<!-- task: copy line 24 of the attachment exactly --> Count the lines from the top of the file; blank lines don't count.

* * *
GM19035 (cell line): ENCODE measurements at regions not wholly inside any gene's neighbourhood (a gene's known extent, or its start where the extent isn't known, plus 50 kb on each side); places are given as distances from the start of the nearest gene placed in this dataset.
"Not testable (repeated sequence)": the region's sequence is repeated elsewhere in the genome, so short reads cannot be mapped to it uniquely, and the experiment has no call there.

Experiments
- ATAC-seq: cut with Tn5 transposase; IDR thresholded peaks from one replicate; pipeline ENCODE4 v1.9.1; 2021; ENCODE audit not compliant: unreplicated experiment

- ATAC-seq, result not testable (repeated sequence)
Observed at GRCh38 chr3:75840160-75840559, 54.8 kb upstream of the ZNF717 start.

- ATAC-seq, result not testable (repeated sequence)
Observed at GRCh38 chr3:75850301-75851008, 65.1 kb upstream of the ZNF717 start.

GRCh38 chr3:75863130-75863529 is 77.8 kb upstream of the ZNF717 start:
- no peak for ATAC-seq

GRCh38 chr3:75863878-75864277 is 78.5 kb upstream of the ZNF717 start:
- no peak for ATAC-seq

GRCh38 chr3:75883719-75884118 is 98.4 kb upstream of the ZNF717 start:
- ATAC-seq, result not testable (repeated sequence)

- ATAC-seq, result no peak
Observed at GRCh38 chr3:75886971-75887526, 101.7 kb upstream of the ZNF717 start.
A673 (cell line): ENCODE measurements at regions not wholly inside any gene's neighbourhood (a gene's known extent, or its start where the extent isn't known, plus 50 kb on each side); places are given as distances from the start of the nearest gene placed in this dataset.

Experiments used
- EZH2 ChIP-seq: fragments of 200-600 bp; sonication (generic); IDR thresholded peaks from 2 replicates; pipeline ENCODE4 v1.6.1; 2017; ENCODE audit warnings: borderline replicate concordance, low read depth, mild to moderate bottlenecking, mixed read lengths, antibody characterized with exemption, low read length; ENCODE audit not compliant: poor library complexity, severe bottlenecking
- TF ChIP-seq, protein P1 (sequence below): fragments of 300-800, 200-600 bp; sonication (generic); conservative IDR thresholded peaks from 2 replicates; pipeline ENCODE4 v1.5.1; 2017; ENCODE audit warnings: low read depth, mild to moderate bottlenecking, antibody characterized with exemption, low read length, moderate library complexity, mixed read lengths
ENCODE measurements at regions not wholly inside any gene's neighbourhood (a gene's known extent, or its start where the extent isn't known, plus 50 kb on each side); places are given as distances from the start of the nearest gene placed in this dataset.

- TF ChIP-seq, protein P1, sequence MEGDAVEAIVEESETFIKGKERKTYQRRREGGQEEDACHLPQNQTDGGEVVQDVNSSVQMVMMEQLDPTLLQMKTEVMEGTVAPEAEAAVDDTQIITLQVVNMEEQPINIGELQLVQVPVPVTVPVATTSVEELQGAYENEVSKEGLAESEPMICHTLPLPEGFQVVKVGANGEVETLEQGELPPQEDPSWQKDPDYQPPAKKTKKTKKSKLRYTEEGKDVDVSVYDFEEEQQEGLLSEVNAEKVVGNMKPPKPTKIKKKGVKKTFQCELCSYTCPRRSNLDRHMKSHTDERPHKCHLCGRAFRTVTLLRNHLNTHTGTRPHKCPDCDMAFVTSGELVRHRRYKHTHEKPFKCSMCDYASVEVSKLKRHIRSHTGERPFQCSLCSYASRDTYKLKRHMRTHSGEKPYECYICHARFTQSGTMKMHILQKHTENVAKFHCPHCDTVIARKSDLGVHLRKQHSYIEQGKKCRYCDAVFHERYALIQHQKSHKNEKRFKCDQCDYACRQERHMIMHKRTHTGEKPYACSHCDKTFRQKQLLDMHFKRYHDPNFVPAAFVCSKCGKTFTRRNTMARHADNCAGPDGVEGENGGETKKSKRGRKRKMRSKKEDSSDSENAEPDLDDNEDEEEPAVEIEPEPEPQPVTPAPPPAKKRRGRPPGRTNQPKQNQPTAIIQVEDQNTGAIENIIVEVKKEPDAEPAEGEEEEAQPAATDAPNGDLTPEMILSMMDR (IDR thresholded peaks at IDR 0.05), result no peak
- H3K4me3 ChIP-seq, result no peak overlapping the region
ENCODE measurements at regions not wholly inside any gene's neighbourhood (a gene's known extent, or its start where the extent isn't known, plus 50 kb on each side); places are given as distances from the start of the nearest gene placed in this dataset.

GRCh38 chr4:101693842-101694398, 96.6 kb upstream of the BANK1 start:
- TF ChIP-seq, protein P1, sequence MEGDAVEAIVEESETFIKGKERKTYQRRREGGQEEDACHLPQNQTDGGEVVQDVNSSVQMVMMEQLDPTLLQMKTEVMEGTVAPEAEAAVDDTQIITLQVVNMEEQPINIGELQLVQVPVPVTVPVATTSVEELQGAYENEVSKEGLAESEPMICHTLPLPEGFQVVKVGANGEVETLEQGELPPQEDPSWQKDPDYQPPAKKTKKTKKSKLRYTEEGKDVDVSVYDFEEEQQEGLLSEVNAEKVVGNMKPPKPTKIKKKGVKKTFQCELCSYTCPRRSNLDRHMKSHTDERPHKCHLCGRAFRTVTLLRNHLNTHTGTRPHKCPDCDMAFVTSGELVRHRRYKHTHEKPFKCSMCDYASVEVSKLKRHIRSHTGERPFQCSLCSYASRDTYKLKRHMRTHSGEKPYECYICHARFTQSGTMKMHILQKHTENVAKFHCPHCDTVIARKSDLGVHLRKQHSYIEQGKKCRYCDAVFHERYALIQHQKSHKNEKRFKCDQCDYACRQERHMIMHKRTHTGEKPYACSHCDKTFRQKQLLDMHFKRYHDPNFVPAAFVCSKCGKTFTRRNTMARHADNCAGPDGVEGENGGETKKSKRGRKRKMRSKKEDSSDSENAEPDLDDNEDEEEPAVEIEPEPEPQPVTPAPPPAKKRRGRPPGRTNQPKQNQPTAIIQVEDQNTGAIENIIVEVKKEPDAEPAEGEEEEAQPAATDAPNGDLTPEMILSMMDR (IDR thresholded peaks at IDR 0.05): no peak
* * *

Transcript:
ENCODE measurements at regions not wholly inside any gene's neighbourhood (a gene's known extent, or its start where the extent isn't known, plus 50 kb on each side); places are given as distances from the start of the nearest gene placed in this dataset.